Hydropower can emit more carbon than coal plants

Hydroelectricity is often posed as a carbon-free energy source. But get this. Some hydroelectric dams – particularly in the tropics – are even worse than fossil fuel power plants.

A study published in the Journal of Geophysical Research examined greenhouse gas emissions coming from a large hydroelectic plant in Brazil: the Balbina Dam along the Uatuṃ River in the central Amazon basin. This dam flooded out more than 900 square miles of lush, tropical rainforest when it was built in 1987 Рthe first knock to its green credentials.

Photo: EletroNorte

On the whole, dams throughout the world contribute about 4 percent of anthropogenic sources of CO2. But according to the study, led by the National Institute of Amazonian Research in Brazil, very few tropical reservoirs were included in that assessment, making dams a potentially worse source of power than has been previously estimated.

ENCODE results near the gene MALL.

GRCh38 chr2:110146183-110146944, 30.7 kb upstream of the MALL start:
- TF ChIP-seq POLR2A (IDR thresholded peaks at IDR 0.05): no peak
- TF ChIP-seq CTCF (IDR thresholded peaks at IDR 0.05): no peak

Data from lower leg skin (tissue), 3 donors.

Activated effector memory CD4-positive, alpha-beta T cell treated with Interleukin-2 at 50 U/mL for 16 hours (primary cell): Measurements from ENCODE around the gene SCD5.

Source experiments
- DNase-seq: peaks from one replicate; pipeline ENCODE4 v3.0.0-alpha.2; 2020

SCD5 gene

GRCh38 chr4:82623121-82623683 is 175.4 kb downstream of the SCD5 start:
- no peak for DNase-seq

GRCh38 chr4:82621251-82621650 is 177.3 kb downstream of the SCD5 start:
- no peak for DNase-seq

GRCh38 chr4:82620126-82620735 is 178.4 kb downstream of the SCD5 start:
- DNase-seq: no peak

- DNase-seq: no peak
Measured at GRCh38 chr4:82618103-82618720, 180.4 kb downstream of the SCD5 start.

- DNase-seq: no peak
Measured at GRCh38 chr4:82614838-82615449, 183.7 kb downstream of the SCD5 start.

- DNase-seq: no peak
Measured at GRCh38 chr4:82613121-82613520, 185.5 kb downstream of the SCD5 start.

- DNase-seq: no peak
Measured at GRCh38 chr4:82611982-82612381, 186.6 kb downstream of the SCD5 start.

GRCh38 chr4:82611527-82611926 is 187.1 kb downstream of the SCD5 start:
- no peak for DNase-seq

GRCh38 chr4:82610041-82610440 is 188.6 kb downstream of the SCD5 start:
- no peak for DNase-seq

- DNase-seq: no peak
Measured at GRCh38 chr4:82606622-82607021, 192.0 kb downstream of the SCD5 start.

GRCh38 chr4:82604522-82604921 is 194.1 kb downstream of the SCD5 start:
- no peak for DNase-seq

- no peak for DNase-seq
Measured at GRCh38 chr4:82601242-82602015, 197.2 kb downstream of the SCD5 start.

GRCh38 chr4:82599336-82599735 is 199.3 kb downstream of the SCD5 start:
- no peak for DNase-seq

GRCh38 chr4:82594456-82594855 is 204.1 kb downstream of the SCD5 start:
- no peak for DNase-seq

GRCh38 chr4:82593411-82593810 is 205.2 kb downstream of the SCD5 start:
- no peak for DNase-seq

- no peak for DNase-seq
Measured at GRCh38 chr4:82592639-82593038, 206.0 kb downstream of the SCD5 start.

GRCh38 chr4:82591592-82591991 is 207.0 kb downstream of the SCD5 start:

What makes Balbino bad is not only that tropical rainforest was destroyed to build it. But also this hydro-dam is adding CO2 and methane to the atmosphere on a daily basis. The research team measured gas emissions from the reservoir and at discharge points near the turbines, the turbine outflow, and downstream in the river below the dam.

They found that the total emissions from this one reservoir is emitting 2.9 tons of carbon per megawatt hour of electricity, a multitude higher than than that of a coal‐fired thermoelectric power plant (0.3 tons).

Where is it all coming from? Dams trap organic matter when they are first flooded and over time as vegetation gets flushed in or grows in the system. In tropical areas, such as Brazil, the matter tends to decay quickly in an underwater anaerobic environment to form methane and CO2. Carbon emissions come out when water is discharged under pressure in a process known in the hydroelectric industry as “degassing.”

The carbon from the vegetation would have eventually gone into the atmosphere under non-dam conditions. But there is greater damage from this anaeronic decay than if the forests had decayed naturally.

The results are especially troubling in that dams are a growing source of energy for the Amazon region.